|Palaeos: Paleozoic||Guadalupian Epoch|
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The Guadalupian Stage was named after the Guadalupe Mountains of New Mexico, U.S.A., where rocks and fossils of this age are known. These rock strata and fossils were formed during the middle Permian period, and as part of the recent revision of Permian stratigraphy (in order to attain a standard global correlation) the old division of lower and upper Permian has been supplemented, if not replaced, by a newer arrangement. In this the Guadalupian epoch refers to the Middle Permian (with the Lopingian as the Late Permian).
The first two-thirds of this epoch were characterized by a continuation of the temperate and tropical climate zones established during the preceding Kungurian Age. But the drying climate meant the end of the great tropical coal forests that had dominated the equatorial belt for so long and provided a haven for numerous stem tetrapods, reptiles, fish, invertebrates, and plants. The last third experienced a drop in temepratures, the Kamura cooling event (Isozaki et al 2007), during which tropical coral reefs and many marine organisms died out. Finally, vulcanism led to a Greenhouse crisis, anoxia, and a mass-extinction at the end of the epoch (Retallack 2005 Retallack et al 2006)
During this period, evolutionary turn-over was high, and on land a series of animal dynasties successed each other.
At the top of the middle Permian food chain were giant carnivores, such as the Eotitanosuchids and the appropriately named "terrible heads" or Dinocephalians. These latter included Titanophoneus pictured above) and Anteosaurus. Some, such as Ivantosaurus and Anteosaurus were the largest land carnivores of the Permian period, reaching 5 or more meters in length, and dwarfing even the bigger fin-back Dimetrodons of the Early Permian.
These animals were among the most primitive of the therapsids. In older books they are called "mammal-like reptiles" because they were on the evolutionary road to mammals, and may have even had the very beginnings of a primitive warm-blooded metabolism, although the presence of fur (shown in the Titanophoneus illustrated above) at this early stage is probably dubious. These creatures preyed on their equally if not bigger herbivorous contemporaries, the moose-like Estemmenosuchids, the great Tapinocephalids (upto 2 tonnes live weight) with their immensely thickened skulls allowing head-butting territorial behavior, and the bizarre armoured and possibly semi-aquatic pareiasaurs.
In addition to this megafauna a diverse selection of smaller reptiles inhabited the undergrowth, and stem temnospondyl amphibians, although diminished from their early Permain heyday, still frequented ponds, rivers, and lakes. Some, like the aquatic Melosaurus, was an Eryops-type predator reaching 2 to 3 meters . This creature was clearly able to eat just about anything it could wrap its huge mouth around (mostly fish and smaller tetrapods and reptiles).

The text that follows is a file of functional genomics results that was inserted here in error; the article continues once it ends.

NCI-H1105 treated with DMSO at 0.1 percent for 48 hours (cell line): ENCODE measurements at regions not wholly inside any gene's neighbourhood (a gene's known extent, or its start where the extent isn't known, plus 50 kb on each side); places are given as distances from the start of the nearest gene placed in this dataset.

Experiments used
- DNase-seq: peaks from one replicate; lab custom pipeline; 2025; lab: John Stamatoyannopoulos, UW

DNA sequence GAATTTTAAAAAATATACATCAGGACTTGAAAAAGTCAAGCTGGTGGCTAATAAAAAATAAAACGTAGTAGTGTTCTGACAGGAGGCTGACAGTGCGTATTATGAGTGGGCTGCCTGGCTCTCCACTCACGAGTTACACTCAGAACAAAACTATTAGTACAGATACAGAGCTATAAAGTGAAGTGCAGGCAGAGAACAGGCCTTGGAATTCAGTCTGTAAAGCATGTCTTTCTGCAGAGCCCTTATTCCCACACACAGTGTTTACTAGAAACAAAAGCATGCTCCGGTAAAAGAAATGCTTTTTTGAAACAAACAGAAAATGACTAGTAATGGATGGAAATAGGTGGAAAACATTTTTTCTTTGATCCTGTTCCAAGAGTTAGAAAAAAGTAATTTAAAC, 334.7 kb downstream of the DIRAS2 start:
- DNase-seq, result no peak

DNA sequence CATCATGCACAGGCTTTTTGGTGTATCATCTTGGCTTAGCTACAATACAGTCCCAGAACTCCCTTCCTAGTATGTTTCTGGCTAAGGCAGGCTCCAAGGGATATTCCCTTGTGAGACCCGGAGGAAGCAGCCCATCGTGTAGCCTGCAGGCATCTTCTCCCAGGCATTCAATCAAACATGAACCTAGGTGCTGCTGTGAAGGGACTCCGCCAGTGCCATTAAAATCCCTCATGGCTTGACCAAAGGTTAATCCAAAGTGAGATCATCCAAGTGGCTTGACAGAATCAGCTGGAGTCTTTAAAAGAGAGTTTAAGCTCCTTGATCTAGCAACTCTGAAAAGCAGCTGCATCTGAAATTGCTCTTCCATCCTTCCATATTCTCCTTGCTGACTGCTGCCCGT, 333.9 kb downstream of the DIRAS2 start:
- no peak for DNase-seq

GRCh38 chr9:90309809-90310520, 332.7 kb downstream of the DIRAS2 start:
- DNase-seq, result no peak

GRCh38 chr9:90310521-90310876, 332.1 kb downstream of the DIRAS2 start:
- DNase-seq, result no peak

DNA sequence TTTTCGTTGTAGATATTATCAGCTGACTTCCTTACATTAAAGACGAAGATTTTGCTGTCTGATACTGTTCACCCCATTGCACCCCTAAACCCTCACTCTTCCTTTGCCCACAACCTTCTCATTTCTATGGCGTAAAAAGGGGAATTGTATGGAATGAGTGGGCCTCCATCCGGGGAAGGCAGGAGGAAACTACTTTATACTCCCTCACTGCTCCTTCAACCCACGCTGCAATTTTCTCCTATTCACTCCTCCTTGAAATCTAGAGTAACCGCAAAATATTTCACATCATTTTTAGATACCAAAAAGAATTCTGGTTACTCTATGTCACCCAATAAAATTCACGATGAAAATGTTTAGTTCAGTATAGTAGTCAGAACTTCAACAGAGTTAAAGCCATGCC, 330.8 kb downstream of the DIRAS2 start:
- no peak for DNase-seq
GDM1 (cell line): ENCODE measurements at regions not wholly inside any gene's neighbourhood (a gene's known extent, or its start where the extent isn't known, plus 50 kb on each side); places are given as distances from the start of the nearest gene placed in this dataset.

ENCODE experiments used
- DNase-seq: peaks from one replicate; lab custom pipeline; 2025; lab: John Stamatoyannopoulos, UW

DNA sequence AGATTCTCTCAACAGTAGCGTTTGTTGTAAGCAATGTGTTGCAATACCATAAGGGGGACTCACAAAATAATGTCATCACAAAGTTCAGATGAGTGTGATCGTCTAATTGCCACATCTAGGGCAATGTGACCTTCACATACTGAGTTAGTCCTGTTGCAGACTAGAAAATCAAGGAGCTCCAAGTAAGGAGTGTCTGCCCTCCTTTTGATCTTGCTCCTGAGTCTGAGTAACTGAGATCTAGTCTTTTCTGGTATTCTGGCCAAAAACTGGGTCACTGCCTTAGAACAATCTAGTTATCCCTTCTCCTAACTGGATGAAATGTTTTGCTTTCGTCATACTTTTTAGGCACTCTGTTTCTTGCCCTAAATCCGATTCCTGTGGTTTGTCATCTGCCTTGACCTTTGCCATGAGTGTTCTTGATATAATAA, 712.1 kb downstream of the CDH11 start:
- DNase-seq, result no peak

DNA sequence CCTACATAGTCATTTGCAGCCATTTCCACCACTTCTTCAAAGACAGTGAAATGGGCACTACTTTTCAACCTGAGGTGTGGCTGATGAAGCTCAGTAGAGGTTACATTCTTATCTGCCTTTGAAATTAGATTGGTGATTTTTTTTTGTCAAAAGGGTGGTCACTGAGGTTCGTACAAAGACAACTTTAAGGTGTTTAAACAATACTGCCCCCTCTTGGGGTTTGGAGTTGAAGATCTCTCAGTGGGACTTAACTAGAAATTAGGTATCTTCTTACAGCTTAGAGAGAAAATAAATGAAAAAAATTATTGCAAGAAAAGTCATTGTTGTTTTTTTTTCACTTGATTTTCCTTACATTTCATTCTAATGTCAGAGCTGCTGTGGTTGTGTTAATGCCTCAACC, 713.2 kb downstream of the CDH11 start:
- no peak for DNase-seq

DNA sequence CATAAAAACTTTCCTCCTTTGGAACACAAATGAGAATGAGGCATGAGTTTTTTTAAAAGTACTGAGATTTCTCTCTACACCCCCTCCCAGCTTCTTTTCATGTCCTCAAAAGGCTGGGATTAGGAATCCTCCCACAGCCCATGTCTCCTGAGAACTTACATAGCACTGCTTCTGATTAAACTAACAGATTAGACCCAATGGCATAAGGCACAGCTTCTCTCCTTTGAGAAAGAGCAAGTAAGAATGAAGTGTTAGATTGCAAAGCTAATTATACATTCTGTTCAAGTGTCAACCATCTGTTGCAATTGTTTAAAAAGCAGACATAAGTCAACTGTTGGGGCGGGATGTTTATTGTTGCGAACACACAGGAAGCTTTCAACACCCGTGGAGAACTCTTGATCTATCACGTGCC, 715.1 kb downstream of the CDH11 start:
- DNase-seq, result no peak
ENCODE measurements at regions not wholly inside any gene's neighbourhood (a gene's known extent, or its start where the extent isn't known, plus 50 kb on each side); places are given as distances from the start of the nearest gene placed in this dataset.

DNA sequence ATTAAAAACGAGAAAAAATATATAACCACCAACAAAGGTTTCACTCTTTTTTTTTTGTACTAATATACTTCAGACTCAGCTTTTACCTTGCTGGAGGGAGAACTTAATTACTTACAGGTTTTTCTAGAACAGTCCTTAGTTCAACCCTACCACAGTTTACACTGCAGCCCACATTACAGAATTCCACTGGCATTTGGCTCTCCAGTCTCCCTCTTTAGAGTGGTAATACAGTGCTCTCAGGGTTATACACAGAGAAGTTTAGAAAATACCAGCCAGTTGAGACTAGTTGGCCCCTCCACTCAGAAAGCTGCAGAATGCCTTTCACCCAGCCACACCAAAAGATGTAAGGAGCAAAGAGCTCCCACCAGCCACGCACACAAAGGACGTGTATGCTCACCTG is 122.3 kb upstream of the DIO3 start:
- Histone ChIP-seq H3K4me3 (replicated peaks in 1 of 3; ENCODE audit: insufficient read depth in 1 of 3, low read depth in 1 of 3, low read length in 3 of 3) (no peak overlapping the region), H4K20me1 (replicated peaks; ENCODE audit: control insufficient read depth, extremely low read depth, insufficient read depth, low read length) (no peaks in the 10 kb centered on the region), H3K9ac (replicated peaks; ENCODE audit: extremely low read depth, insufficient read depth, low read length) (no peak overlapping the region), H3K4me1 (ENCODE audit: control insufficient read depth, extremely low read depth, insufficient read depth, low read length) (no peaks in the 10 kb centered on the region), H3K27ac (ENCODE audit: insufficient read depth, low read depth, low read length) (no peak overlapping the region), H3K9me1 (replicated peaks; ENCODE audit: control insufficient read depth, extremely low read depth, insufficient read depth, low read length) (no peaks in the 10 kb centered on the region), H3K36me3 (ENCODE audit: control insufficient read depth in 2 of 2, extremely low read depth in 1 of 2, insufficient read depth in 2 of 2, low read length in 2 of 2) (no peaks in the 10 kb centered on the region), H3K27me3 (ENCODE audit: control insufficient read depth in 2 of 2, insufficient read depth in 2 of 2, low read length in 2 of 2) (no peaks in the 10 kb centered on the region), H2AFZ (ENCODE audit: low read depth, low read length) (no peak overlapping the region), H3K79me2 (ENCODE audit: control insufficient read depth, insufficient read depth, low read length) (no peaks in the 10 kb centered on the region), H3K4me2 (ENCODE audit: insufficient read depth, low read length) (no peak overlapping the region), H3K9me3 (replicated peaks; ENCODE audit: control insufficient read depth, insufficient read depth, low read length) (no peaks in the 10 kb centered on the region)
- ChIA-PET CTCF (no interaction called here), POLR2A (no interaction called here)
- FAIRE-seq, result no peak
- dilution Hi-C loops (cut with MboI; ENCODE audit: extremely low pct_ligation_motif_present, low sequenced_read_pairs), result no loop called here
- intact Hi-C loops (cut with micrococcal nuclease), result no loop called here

Among the smaller animals that would have ended up in Melosaurus' stomach were Discosauriscus, an aquatic batrachosaur (Seymouriomorpha) that was very close to the base of the true reptiles. Ironically, whilst reptiles had evolved from batrachosaurs millions of years earlier, these Carboniferous relics had continued as "living fossils", retreating back to the ponds as their last refuge
While animals were undergoing a change so were plants, with xerophyletic (dry-adapted) species of ferns, seed-ferns, conifers and ginkgos coming into prominence. The Glossopteris flora dominates in Gondwanaland. These new plants mark the transition between the Paleophytic (the old spore-bearing moisture loving coal swamp plants) and the Mesophytic (gymnospermous) era of plant evolution. Significantly, whereas animal life has its big transition at the very end of the Permian, plant life switches over to a more modern flora some ten to twenty million years previous. The same pattern is seen in in the late Mesozoic era, where modern flowering plants appear long before the extinction of the dinosaurs and their contemporaries.
"Life on much of the supercontinent Pangea resembled central Asia today: Large inland areas, far from moderating oceans, suffered baking summers and bitter winters. At tropical and subtropical latitudes, summer monsoon rains bathed the continent's east coast. Those conjectures come from a computer model that uses coastlines and topography-plus a few laws of physics, like the equations for air movements and heat transport-to predict the climate 250 million years ago. The idealized, squared-off coastline of this map simplified the calculations done in 1993 by Chicago's Alfred Ziegler and John Kutzbach of the University of Wisconsin-Madison (illustration by Allen Carroll). Rainfall and temperature data determine the biome regions where evolution unfolded, from tundra to tropics. Wind patterns can predict ocean currents like the upwellings that fostered plankton, a clue to today's oil deposits. And comparisons to the actual climate and biome, deduced from fossil and geologic evidence, improve the computer model-refining predictions of future climate change, like global warming."This map and the above text are from Mapping a Planet's Restless Past -The University of Chicago Magazine December 1995 - see also the accompanying article by Andrew Campbell
The Guadalupian epoch ended with a deteriorating environment, Greenhouse conditions, and several series of mass-extinctions; both the great dinocephalians and other taxa on land, and varuious invertebrates in the sea. In teh following, Lopingian, age, new types of mammal-like reptiles would dominate the land.
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